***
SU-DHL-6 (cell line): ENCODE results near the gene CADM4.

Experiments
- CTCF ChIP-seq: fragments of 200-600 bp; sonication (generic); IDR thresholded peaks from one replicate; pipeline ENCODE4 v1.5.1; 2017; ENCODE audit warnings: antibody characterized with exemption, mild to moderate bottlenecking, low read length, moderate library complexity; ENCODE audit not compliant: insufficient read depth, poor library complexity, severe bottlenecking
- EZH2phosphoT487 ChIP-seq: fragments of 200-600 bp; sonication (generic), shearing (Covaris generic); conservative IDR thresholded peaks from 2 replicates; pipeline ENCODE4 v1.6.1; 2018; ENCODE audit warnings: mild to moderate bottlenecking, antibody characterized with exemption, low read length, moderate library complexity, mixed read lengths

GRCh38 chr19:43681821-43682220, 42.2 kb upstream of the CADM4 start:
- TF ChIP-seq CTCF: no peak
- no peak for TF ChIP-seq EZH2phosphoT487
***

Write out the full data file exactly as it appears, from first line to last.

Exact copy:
SU-DHL-6 (cell line): ENCODE results near the gene CADM4.

Experiments
- CTCF ChIP-seq: fragments of 200-600 bp; sonication (generic); IDR thresholded peaks from one replicate; pipeline ENCODE4 v1.5.1; 2017; ENCODE audit warnings: antibody characterized with exemption, mild to moderate bottlenecking, low read length, moderate library complexity; ENCODE audit not compliant: insufficient read depth, poor library complexity, severe bottlenecking
- EZH2phosphoT487 ChIP-seq: fragments of 200-600 bp; sonication (generic), shearing (Covaris generic); conservative IDR thresholded peaks from 2 replicates; pipeline ENCODE4 v1.6.1; 2018; ENCODE audit warnings: mild to moderate bottlenecking, antibody characterized with exemption, low read length, moderate library complexity, mixed read lengths

GRCh38 chr19:43681821-43682220, 42.2 kb upstream of the CADM4 start:
- TF ChIP-seq CTCF: no peak
- no peak for TF ChIP-seq EZH2phosphoT487